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Air pollution is the largest environmental threat to health in Europe. Following new WHO recommendations, health groups urge EU and national decision-makers to fully take into account the new science on health harm in the update of clean air standards. The next months will provide many opportunities for health experts and advocates to have their say in the revision of the EU law. 

In September 2021, the World Health Organization (WHO) published much awaited new evidence-based Global Air Quality guidelines, the first update since 2005. 

After a systematic review of the accumulated evidence, the WHO recommends lower values for several pollutants, most notably for particulate matter PM2.5, which causes the greatest health burden, for which a new annual concentration of 5 µg/m³ is now recommended (the current EU’s annual standard is 25µg/m³); for nitrogen dioxide (NO2), which has come under intense scrutiny in discussions on road transport and inner-city driving bans, a new annual concentration of 10 µg/m³ is now recommended (from previously 40 µg/m³).

With the new science-based recommendations now available, health groups have urged the European Union and national decision-makers to protect the health of hundreds of millions by stepping up efforts for clean air for health, by first and foremost by fully aligning EU air quality standards with the science based guidelines and other new studies – a step that thousands of citizens have been calling for in a petition.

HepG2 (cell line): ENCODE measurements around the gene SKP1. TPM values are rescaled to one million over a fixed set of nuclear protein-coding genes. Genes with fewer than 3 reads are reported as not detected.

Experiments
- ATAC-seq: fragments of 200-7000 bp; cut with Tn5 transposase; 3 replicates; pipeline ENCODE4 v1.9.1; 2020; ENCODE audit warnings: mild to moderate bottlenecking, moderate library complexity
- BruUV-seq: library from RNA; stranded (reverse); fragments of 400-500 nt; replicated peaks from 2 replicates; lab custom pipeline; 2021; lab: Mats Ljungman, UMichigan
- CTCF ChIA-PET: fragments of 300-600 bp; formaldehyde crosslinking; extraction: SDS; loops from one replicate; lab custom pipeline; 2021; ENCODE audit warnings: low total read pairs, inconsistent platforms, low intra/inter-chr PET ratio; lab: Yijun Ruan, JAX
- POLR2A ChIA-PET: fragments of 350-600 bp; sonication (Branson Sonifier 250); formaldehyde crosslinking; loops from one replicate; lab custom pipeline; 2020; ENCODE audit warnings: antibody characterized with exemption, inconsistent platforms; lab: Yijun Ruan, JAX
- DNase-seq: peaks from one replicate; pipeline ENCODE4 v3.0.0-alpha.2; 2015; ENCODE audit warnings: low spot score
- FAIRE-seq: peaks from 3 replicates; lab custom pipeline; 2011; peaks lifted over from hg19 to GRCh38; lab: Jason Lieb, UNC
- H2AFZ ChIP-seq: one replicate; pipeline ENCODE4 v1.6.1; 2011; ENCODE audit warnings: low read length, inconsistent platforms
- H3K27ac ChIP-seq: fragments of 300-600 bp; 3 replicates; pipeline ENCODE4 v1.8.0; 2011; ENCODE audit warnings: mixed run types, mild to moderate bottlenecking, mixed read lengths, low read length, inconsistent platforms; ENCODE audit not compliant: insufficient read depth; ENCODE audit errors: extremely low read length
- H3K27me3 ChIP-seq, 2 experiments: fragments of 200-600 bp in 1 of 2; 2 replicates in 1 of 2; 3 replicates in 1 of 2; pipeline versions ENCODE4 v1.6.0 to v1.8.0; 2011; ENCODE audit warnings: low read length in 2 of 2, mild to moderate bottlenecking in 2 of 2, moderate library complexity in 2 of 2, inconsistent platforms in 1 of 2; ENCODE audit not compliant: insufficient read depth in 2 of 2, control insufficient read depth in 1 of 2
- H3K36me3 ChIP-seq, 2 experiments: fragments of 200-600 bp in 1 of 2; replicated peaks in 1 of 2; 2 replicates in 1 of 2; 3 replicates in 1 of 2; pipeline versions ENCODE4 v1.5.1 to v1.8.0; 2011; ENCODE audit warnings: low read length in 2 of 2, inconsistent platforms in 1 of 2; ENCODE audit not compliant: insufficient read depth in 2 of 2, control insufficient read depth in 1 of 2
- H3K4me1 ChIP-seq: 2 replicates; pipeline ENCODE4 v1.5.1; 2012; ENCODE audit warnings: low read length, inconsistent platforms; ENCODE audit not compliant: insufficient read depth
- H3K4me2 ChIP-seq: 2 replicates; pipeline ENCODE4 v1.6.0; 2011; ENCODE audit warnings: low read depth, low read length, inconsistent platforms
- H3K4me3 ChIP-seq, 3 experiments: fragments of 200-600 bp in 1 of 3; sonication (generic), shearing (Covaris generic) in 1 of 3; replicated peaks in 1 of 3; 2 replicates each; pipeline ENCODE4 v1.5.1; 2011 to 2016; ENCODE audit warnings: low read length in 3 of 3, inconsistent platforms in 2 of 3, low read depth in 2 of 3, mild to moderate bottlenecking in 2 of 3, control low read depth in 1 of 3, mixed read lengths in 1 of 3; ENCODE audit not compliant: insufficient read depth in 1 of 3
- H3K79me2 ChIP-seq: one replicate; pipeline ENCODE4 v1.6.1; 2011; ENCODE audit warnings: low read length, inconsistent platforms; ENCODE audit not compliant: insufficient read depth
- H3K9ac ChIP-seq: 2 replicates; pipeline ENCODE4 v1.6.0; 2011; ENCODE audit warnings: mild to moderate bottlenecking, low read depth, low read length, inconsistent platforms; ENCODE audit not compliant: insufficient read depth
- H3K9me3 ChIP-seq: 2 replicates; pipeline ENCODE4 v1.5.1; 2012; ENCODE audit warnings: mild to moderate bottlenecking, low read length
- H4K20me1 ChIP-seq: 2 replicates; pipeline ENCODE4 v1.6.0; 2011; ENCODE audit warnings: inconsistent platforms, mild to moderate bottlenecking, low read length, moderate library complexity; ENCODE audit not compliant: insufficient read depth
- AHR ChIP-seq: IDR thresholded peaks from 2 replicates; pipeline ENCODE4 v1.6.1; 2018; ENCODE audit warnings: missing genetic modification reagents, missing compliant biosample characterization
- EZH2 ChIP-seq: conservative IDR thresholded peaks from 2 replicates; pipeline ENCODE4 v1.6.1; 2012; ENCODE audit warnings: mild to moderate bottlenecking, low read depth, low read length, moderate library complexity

Given that air pollution is such a major determinant of our health, the role of health ministers and ministries is key. 
With an open letter to EU-27 national ministers of health, HEAL invited the leading health bodies to be more involved in clean air efforts and to express their support for WHO aligned air quality standards. The letter was accompanied by a Q&A on air pollution and the benefits of clean air policies. The letter is available in Bulgarian, Italian, Spanish, Portuguese, Polish, Slovenian and Dutch.

Our concern was echoed by members and partners in  Bulgaria, Italy, Spain, Portugal, Poland, and Slovenia who also contacted their national health minister, with activities in Belgium, Germany, and France in the pipeline.

Continued health engagement is crucial

The legislative proposal for the revision of the EU’s ambient air quality directive is scheduled for the 3rd quarter of 2022. It will be based on an impact assessment and stakeholder consultations.

As a first step in seeking input, the European Commission has launched a public consultation, which is open until 16 December 2021.

This is a not to be missed opportunity for organisations and individuals to voice support for stricter clean air standards. HEAL will take part in this process on the basis of 10 demands for the EU’s Clean Air for Health Transition 2021-2030.

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